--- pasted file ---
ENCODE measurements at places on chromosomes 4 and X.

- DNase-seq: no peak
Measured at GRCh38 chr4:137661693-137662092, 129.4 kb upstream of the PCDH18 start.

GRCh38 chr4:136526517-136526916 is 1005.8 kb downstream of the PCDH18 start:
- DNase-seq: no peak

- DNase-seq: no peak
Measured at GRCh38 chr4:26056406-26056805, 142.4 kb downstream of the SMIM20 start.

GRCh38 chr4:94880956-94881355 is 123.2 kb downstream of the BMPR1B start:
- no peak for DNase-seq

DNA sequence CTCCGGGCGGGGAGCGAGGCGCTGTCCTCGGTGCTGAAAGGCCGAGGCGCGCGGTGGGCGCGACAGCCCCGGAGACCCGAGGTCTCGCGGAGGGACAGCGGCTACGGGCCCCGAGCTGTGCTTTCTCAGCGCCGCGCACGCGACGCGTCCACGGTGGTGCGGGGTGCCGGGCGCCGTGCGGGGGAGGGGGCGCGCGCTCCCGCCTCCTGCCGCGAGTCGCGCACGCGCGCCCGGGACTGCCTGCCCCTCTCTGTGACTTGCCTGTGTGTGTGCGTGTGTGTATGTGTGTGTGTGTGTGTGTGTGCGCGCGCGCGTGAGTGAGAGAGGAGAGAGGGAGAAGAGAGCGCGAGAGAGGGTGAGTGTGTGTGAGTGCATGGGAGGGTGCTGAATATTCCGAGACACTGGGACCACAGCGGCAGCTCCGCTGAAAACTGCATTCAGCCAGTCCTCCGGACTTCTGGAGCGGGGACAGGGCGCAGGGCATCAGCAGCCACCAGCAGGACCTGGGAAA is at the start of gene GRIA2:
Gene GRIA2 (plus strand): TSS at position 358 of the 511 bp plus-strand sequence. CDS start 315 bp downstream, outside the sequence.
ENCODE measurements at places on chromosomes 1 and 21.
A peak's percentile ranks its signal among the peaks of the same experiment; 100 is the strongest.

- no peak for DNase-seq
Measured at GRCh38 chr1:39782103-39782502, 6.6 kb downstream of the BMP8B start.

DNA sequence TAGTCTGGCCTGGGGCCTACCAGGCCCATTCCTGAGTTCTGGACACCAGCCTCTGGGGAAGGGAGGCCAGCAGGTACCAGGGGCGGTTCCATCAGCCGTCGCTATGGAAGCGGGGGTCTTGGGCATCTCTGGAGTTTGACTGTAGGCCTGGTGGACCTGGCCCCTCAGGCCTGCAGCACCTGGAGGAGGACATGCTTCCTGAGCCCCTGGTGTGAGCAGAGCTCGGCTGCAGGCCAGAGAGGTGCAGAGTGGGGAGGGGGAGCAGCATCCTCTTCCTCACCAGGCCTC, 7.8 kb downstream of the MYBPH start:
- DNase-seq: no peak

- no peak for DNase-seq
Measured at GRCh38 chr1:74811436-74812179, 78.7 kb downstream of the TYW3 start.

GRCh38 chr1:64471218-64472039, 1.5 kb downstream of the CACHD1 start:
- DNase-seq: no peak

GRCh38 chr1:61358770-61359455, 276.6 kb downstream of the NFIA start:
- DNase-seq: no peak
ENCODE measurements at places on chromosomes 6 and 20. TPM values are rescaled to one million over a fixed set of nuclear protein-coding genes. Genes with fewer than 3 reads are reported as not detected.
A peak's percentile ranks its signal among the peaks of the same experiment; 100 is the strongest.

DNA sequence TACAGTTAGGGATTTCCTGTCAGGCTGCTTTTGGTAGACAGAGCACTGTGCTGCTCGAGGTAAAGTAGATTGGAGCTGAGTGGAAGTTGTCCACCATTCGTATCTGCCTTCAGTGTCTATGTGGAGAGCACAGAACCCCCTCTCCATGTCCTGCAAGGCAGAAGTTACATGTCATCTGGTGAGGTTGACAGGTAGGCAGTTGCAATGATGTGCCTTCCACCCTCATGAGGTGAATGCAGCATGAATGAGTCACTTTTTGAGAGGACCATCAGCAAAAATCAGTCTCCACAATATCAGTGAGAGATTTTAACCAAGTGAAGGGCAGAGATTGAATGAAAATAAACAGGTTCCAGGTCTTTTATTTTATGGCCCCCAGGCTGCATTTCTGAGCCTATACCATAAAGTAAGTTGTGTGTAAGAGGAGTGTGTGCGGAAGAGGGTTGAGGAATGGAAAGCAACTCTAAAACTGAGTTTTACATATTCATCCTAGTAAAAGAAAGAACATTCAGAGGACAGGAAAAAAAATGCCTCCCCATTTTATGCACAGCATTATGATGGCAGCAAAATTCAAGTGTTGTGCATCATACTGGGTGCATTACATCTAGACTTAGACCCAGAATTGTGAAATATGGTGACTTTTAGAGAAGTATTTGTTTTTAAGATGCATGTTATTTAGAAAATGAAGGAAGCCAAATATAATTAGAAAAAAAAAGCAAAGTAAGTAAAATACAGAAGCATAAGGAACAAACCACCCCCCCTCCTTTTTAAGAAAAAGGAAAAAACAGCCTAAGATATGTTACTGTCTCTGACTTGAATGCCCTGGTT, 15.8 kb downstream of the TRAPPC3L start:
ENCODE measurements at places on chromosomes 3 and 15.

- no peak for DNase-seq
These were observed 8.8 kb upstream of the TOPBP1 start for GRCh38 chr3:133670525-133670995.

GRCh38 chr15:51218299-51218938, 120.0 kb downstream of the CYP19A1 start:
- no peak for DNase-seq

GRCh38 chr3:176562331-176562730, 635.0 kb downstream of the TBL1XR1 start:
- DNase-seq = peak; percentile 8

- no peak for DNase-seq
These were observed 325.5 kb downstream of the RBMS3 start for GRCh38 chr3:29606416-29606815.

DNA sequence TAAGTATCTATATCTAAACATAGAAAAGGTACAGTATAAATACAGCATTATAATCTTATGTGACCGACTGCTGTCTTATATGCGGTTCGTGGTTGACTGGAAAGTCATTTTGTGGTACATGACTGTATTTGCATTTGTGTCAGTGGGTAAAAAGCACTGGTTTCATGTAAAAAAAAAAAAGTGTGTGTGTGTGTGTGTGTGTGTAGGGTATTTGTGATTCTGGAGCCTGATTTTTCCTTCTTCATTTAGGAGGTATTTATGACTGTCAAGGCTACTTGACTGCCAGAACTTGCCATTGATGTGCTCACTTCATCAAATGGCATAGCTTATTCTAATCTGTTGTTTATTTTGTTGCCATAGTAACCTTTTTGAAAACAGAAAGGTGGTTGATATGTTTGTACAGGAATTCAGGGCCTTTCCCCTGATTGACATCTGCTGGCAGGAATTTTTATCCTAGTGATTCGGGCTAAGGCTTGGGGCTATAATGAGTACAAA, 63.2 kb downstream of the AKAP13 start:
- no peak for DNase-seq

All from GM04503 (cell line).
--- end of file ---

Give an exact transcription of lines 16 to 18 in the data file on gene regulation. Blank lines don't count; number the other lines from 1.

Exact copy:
DNA sequence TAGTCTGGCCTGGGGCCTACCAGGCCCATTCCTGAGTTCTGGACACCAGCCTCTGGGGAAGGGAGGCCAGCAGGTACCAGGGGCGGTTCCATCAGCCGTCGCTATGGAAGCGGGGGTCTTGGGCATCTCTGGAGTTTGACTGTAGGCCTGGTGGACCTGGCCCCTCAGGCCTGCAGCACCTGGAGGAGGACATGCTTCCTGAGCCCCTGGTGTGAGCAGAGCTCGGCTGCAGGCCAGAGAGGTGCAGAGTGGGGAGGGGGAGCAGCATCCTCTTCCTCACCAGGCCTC, 7.8 kb downstream of the MYBPH start:
- DNase-seq: no peak

- no peak for DNase-seq